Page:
Co-contaminant Transport: Nanoplastics as vectors for organic chemical contamination
This project is in collaboration with Dr. Jeffrey Farner (Environmental Engineering) and Dr. Greg Goss (Biological Sciences) and is focused on assessing nanoplastics exposure to aquatic organisms and their implications on the co-contaminant transport. The Arlos Research Group's role is to identify several mechanisms of organic contaminant sorption to nanoplastics and correlate them with their physico-chemical properties. This project is funded by the IKPP (Environment and Climate Change Canada).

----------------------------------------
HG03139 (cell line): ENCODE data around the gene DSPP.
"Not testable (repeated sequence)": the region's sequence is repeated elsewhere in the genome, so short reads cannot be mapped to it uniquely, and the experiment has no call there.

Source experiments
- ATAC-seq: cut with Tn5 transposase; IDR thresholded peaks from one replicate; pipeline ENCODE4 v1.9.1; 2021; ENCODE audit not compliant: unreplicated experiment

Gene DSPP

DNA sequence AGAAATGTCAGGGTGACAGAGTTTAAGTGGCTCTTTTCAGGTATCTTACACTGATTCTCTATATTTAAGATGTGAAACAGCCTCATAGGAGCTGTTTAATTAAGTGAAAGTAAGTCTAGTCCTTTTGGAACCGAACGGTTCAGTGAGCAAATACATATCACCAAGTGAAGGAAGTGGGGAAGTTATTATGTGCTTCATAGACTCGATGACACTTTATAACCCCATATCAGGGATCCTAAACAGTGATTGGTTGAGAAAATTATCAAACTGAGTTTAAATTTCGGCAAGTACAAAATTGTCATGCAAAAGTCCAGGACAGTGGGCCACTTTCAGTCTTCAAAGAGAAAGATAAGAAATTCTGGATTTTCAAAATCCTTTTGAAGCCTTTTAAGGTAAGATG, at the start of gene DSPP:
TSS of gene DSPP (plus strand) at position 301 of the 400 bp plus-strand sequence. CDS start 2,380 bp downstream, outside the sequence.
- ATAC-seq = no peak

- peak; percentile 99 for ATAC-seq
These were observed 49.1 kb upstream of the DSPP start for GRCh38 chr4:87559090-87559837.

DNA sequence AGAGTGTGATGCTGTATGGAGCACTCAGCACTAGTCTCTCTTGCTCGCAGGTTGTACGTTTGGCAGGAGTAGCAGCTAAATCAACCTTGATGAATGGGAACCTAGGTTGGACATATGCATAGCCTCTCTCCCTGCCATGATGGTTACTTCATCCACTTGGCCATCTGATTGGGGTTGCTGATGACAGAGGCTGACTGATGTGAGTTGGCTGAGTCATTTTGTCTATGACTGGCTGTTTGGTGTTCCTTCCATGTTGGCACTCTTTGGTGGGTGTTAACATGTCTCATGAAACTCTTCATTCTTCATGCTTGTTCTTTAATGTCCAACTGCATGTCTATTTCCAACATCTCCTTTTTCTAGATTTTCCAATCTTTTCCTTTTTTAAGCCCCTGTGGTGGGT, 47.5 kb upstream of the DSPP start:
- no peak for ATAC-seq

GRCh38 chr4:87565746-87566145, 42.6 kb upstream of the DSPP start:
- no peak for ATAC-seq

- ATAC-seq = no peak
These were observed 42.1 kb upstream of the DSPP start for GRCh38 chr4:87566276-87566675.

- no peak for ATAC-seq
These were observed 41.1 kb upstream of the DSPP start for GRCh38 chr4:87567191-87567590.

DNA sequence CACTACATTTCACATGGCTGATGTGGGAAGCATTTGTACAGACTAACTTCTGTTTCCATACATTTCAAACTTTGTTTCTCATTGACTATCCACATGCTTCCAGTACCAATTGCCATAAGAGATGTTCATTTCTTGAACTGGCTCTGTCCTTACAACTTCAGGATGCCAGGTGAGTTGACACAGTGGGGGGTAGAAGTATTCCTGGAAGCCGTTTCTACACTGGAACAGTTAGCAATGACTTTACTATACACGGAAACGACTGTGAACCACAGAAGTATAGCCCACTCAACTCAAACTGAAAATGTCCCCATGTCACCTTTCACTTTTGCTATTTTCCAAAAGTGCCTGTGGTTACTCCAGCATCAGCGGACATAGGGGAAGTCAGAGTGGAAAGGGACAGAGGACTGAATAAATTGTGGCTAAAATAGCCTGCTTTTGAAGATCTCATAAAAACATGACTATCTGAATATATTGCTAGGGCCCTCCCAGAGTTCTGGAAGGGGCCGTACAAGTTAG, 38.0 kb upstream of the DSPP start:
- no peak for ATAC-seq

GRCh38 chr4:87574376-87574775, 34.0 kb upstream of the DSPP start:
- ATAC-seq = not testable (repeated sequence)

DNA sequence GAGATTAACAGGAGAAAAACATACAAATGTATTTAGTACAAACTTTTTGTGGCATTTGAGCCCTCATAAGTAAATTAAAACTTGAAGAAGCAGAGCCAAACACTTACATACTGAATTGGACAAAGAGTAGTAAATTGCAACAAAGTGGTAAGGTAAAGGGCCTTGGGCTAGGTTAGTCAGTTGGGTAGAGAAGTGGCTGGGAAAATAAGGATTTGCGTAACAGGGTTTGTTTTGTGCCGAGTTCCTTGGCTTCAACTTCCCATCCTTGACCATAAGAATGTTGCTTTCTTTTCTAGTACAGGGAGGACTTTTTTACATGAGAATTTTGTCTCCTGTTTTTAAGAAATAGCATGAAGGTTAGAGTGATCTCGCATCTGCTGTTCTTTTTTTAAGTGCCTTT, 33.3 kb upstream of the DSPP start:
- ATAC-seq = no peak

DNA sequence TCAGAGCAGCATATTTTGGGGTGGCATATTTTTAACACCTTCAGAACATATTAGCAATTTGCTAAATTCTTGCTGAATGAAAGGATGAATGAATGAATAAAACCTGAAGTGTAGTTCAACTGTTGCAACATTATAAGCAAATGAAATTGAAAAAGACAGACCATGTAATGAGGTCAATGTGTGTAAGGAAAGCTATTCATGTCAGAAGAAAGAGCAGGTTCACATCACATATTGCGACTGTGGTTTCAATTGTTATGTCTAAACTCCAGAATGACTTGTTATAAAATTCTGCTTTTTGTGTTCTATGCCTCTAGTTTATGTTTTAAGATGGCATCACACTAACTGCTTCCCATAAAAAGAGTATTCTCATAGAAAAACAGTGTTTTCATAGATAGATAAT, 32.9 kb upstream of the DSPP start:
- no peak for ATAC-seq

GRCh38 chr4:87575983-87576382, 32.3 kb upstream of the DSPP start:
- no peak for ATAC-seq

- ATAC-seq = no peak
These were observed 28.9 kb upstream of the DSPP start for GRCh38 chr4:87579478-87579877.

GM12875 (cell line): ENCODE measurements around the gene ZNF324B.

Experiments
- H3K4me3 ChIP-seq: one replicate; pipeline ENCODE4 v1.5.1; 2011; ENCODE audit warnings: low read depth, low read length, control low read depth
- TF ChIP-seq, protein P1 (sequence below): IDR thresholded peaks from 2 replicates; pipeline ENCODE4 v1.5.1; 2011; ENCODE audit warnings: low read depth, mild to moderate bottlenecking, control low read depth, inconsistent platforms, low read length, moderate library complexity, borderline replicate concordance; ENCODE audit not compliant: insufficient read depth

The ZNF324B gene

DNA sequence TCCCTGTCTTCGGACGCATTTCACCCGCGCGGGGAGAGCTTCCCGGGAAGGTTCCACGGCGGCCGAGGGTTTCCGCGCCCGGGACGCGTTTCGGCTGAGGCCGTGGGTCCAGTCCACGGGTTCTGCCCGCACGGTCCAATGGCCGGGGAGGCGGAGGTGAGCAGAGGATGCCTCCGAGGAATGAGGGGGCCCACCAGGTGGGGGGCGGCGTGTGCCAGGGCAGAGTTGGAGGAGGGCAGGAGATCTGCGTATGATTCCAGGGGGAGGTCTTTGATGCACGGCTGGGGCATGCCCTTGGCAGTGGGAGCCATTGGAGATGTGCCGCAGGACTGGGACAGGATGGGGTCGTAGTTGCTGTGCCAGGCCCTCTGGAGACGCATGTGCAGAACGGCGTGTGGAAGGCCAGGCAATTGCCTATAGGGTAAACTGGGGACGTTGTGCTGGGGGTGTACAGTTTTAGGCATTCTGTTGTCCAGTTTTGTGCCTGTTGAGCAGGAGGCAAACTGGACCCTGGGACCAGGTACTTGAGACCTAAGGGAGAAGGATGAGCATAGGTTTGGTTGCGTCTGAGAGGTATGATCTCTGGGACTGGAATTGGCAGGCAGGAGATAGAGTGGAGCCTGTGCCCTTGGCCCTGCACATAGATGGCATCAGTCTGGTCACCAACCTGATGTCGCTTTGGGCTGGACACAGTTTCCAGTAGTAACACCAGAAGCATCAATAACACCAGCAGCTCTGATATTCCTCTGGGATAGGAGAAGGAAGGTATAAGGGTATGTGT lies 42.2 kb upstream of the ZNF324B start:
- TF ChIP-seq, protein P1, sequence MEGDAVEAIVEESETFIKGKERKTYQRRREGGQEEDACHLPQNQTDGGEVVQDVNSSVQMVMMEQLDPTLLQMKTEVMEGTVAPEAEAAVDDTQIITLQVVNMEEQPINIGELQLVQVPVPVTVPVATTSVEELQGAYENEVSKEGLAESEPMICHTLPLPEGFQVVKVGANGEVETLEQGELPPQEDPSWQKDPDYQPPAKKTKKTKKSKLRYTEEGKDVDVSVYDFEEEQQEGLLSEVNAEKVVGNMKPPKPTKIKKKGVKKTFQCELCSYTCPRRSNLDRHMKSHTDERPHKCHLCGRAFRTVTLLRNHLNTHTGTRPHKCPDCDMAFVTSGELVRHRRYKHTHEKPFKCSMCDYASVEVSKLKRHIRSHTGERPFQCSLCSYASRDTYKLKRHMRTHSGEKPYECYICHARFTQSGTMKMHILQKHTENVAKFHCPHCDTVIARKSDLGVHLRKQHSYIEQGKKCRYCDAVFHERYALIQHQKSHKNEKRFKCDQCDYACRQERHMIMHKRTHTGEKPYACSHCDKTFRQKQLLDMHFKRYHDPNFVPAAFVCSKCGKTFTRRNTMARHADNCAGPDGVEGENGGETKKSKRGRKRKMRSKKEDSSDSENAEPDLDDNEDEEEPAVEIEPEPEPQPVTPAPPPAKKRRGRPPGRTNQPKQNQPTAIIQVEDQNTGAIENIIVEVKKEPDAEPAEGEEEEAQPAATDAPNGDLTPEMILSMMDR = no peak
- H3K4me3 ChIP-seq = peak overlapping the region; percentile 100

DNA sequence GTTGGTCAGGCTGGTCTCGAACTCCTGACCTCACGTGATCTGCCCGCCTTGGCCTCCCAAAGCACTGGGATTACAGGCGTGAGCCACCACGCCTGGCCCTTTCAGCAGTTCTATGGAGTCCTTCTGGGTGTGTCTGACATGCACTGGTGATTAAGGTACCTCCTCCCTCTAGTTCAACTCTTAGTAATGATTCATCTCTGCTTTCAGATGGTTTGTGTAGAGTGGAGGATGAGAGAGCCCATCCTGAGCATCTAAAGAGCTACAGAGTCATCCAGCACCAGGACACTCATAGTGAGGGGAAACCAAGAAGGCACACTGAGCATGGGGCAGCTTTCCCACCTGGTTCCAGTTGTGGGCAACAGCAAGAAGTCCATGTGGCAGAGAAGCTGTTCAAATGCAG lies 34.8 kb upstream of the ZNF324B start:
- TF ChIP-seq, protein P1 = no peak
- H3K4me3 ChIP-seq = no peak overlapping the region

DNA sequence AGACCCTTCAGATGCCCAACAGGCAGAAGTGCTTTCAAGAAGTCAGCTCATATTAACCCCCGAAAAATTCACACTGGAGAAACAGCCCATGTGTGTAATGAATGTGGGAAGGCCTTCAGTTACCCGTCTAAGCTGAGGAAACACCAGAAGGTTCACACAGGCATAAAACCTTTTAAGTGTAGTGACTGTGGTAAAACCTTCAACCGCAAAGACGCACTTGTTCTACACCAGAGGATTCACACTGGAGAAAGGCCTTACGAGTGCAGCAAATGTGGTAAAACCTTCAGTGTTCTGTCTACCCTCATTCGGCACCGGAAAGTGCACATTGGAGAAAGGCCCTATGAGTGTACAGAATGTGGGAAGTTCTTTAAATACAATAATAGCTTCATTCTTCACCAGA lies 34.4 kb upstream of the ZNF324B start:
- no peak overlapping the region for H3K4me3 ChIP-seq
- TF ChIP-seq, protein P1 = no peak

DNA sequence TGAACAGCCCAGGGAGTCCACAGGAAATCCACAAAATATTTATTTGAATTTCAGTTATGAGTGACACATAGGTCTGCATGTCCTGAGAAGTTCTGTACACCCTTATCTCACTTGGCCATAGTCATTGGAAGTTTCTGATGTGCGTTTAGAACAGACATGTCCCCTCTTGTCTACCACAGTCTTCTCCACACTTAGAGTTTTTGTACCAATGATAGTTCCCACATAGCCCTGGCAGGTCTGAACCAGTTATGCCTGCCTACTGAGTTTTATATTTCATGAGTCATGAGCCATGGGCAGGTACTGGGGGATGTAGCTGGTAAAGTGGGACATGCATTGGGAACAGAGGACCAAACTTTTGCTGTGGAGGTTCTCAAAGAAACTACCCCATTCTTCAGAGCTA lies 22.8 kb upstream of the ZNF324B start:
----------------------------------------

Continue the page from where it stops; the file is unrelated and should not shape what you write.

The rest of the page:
Nanoplastics are plastic fragments less than 1000 nm and are a growing concern within the plastic pollution crisis. They have distinct properties that differ from bulk plastics because of their size, large surface area-to-volume ratio, and their potential to disrupt biological processes once ingested. These particles can be further transported at larger distances and can be carriers for other pollutants via the “Trojan Horse” mechanism. This co-contaminant transport and uptake raise a concern as pollutants bound to nanoplastics can have a larger effect than they would on their own. Hence, understanding the role of nanoplastics as vectors for organic contaminants is crucial for formulating effective strategies to mitigate their adverse effects on aquatic organisms and human health. The Arlos Research Group evaluated the adsorption of two different-sized polystyrene nanoplastics (PSNPs) (500 and 20 nm) with various trace organic substances in four types of water matrices. The sorption of plant protection products (glyphosate, methyl parathion), an antidepressant (fluoxetine), a ubiquitous industrial chemical (perfluorooctanoic acid [PFOA]) and a polycyclic aromatic hydrocarbon (phenanthrene) to commercially available polystyrene PSNPs was measured via radiolabeled techniques. The impacts of pH changes, low and high amounts of natural organic matter (NOM), and tertiary-treated wastewater effluent (pre- and post-UV treatment) on sorption were further evaluated.